1994 1 24 Random Thoughts on the Identification of Inv. Opportunities

Random Thoughts on the Identification of Investment Opportunities Howard S. Marks -- January 24, 1994 U 1. No group or sector in the investment world enjoys as its birthright the promise of consistent high returns. There is no asset class that will do well simply because of what it is. An example of this is real estate. People said, You should buy real estate because it's a hedge against inflation, and You should buy real estate because they're not making any more. But done at the wrong ti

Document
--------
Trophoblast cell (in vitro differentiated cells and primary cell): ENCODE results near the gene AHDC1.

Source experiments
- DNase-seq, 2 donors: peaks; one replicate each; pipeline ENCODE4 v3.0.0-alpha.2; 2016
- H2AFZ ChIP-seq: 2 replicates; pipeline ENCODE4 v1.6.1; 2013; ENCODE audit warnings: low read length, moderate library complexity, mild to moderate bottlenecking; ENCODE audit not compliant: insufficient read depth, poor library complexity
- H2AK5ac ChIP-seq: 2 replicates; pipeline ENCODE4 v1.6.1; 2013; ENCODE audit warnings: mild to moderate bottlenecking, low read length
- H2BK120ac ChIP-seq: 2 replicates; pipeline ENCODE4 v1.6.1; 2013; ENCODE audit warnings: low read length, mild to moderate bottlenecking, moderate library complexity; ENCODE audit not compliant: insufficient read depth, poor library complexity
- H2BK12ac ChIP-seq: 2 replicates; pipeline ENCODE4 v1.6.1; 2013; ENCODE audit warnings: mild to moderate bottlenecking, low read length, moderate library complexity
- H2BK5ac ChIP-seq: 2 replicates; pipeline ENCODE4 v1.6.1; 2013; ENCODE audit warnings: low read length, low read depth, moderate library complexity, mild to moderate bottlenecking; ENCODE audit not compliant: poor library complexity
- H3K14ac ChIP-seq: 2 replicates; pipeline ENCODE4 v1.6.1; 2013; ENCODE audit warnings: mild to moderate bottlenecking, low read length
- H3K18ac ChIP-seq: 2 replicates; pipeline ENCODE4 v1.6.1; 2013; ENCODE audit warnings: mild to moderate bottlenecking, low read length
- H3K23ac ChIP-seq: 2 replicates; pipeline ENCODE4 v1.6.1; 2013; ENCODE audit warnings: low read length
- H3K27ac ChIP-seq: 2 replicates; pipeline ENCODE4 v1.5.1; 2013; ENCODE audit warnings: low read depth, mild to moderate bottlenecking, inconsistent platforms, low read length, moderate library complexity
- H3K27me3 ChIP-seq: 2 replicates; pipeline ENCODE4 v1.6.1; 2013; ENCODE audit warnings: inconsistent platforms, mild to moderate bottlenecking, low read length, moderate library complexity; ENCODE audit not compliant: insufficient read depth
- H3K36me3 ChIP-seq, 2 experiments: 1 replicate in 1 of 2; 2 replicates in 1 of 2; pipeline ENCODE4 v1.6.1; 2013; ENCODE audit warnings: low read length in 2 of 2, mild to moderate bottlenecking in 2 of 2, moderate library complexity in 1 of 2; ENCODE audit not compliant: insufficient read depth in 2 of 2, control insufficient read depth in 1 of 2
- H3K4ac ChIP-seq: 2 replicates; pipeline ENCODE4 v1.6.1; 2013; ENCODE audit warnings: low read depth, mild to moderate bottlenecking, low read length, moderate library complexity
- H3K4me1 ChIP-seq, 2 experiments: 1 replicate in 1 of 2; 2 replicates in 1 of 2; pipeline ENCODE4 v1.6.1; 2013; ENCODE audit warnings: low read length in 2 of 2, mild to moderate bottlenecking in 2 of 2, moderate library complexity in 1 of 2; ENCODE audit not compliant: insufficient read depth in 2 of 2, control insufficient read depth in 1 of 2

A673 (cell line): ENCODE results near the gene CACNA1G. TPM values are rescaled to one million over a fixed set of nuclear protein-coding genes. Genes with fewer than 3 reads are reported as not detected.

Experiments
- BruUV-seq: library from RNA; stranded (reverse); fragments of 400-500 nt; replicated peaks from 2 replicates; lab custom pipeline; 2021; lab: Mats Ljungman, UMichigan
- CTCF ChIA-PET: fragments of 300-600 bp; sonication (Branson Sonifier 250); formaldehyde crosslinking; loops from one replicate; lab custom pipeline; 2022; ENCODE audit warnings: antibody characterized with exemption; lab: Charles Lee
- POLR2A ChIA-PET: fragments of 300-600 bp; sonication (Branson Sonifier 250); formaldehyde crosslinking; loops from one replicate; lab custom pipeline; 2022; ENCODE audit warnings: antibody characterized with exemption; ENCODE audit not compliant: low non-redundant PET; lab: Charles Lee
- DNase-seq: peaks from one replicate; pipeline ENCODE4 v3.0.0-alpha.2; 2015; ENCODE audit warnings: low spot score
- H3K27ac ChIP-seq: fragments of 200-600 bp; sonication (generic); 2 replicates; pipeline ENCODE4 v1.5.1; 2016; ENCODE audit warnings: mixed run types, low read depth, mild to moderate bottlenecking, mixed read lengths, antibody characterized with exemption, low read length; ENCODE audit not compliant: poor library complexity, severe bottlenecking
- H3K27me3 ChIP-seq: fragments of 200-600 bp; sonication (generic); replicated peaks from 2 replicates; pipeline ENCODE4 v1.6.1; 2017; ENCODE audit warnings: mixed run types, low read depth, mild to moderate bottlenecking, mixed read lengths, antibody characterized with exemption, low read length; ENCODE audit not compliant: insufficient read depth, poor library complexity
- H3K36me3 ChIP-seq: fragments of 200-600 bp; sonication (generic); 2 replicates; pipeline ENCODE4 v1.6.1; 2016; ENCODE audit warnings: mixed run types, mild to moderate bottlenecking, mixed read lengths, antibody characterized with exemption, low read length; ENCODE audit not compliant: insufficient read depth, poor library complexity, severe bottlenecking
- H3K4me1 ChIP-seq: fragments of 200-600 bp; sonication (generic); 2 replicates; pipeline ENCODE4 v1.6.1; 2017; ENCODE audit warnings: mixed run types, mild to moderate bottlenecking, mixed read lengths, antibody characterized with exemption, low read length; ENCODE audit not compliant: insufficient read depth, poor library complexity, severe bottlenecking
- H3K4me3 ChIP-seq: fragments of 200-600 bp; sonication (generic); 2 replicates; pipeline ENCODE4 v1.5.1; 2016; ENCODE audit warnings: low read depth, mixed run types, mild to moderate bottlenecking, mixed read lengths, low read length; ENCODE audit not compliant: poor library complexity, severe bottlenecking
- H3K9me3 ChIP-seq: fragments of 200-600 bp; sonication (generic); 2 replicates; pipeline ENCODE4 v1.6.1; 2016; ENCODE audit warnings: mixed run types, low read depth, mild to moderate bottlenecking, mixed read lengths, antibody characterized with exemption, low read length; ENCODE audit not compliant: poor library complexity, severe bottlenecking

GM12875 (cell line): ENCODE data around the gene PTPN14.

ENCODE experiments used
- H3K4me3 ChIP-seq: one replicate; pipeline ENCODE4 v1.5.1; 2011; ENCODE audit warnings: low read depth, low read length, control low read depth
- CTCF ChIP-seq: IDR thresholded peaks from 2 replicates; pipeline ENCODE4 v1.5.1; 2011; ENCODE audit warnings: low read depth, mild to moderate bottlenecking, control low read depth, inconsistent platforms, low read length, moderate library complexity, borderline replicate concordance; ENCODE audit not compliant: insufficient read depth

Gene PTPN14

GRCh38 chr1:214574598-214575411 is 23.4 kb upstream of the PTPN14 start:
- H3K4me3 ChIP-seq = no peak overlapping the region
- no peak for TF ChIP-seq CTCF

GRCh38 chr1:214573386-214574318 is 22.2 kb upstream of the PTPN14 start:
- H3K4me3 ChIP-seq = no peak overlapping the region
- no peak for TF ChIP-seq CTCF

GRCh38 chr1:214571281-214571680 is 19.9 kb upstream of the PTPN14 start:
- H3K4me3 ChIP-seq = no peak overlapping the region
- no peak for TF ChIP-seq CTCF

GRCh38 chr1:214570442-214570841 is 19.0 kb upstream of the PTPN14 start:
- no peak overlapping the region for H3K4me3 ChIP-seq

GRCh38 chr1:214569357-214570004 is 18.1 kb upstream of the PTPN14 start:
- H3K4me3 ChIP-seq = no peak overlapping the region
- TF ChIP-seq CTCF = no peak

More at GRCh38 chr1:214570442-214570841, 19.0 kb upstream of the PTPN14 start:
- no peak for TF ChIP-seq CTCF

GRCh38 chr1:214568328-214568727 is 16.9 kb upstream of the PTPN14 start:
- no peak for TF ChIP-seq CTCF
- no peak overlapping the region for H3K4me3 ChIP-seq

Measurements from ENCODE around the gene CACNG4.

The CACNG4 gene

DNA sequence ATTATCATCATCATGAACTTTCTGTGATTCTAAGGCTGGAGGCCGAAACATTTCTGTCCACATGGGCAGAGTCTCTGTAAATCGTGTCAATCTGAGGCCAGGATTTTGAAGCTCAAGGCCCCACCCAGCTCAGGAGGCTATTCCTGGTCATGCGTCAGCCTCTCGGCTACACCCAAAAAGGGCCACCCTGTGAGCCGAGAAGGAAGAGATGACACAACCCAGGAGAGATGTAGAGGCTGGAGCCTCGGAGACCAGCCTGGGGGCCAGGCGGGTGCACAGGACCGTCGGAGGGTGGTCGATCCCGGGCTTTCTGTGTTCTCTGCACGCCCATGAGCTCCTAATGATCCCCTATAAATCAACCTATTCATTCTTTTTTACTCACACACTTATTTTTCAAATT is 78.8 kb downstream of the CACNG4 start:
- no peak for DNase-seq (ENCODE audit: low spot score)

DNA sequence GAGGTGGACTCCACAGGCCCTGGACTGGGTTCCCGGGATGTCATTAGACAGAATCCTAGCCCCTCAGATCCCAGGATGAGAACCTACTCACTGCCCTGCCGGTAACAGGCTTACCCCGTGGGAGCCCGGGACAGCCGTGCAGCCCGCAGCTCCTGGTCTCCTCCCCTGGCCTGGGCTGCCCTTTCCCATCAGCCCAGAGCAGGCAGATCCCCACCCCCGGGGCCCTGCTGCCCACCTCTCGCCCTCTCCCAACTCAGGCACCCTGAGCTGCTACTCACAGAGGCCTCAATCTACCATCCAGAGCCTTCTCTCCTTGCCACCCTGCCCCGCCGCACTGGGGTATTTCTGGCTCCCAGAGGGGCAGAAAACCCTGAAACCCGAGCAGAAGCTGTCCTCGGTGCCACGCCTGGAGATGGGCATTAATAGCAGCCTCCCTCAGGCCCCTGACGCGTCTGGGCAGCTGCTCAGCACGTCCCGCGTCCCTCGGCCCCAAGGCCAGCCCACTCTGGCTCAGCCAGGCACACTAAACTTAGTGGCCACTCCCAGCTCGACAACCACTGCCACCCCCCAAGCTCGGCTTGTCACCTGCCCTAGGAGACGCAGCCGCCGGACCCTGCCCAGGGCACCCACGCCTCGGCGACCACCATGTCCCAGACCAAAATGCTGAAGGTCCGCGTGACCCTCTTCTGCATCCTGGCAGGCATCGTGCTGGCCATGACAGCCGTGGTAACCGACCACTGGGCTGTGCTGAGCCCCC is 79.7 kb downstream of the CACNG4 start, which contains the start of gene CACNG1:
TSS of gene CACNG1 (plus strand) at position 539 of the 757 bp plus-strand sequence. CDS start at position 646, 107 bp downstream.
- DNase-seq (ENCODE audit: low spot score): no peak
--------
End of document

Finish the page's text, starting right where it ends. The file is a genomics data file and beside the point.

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  U Random Thoughts on the Identification of Investment OpportunitiesHoward S. Marks -- January 24, 19941. No group or sector in the investment world enjoys as its birthright thepromise of consistent high returns. There is no asset class that will do well simp   ly because of what it is. An exampleof this is real estate. People said, You should buy real estate because it's a hedgeagainst inflation, and You should buy real estate because they're not making anymore. But done at the wrong time, real estate investing didn't work.2. What matters most is not what you invest in, but when and at what price.  There is no such thing as a good or bad investment idea per se. For example, theselection of good companies is certainly not enough to assure good results -- seeXerox, Avon, Merck and the rest of the nifty fifty in 1974.Any investment can be good or bad depending on when it's made and what priceis paid. It's been said that any bond can be triple-A at a price. There is no security that is so good that it can't be overpriced, or so bad that itcan't be underpriced.3. The discipline which is most important in investing is not accounting oreconomics, but psychology.  The key is who likes the investment now and who doesn't. Future prices changeswill be determined by whether it comes to be liked by more people or fewerpeople in the future.Investing is a popularity contest, and the most dangerous thing is to buysomething at the peak of its popularity. At that point, all favorable facts andopinions are already factored into its price, and no new buyers are left to emerge.The safest and most potentially profitable thing is to buy something when no onelikes it. Given time its popularity, and thus its price, can only go one way: up.Watch which asset classes they're holding conferences for and how many peopleare attending. Sold-out conferences are a danger sign. You want to participate inauctions where there are only one or two buyers, not hundreds or thousands.You want to buy things either before they've been discovered or after there's beena shake-out.4. The bottom line is that it is best to act as a contrarian.     An investment that everyone knows to be undervalued is an oxymoron. If everyone knows it's undervalued, why haven't they bought it and driven up itsprice? And if they have bought, how can the price still be low?Yogi Berra said, nobody goes to that restaurant; it's too popular. The equallyoxy-moronic investment version is Everybody likes that security because it's socheap. 5. Book the bet that no one else will. If everyone likes the favorite in a football game and wants to bet on it, the pointspread will grow so wide that the team -- as good as it is -- is unlikely to be able tocover the spread. Take the other side of the bet -- on the underdog.Likewise, if everyone is too scared of junk bonds to buy them, it will becomepossible for you to buy them at a yield spread which not only overcompensates forthe actual credit risk, but sets the stage for their being the best performing fixedincome sector in the world. That was the case in late 1990.The bottom line is that one must try to be on the other side of the question fromeveryone else. If everyone likes it, sell; if no one likes it, buy.6. As Warren Buffet said, “the less care with which others conduct their affairs,the more care with which you should conduct yours. When others areafraid, you needn't be; when others are unafraid, you'd better be.  It is usually said that the market runs on fear and greed. I feel at any given pointin time it runs on fear U or U greed.As 1991 began, everyone was petrified of high yield bonds. Only the very bestbonds could be issued, and thus buyers at that time didn't have to do any creditanalysis -- the market did it for them. Its collective fear caused high standards tobe imposed. But when investors are unafraid, they'll buy anything. Thus theintelligent investor's workload is much increased.7. Gresham's Law says bad money drives out good. When paper moneyappeared, gold disappeared. It works in investing too: bad investors driveout good.  When undemanding investors appear, they'll buy anything. Underwritingstandards fall, and it gets hard for demanding investors to find opportunitiesoffering the return and risk balance they require, so they're forced to the sidelines.Demanding investors must be willing to be inactive at times.   Legal Information and Disclosures This memorandum expresses the views of the author as of the date indicated and such views aresubject to change without notice. Oaktree has no duty or obligation to update the informationcontained herein. Further, Oaktree makes no representation, and it should not be assumed, that  past investment performance is an indication of future results. Moreover, wherever there is the potential for profit there is also the possibility of loss.This memorandum is being made available for educational purposes only and should not be used  for any other purpose. The information contained herein does not constitute and should not beconstrued as an offering of advisory services or an offer to sell or solicitation to buy anysecurities or related financial instruments in any jurisdiction. Certain information contained herein concerning economic trends and performance is based on or derived from information provided by independent third-party sources. Oaktree Capital Management, L.P. (“Oaktree”)believes that the sources from which such information has been obtained are reliable; however, it cannot guarantee the accuracy of such information and has not independently verified theaccuracy or completeness of such information or the assumptions on which such information isbased.This memorandum, including the information contained herein, may not be copied, reproduced,republished, or posted in whole or in part, in any form without the prior written consent of Oaktree.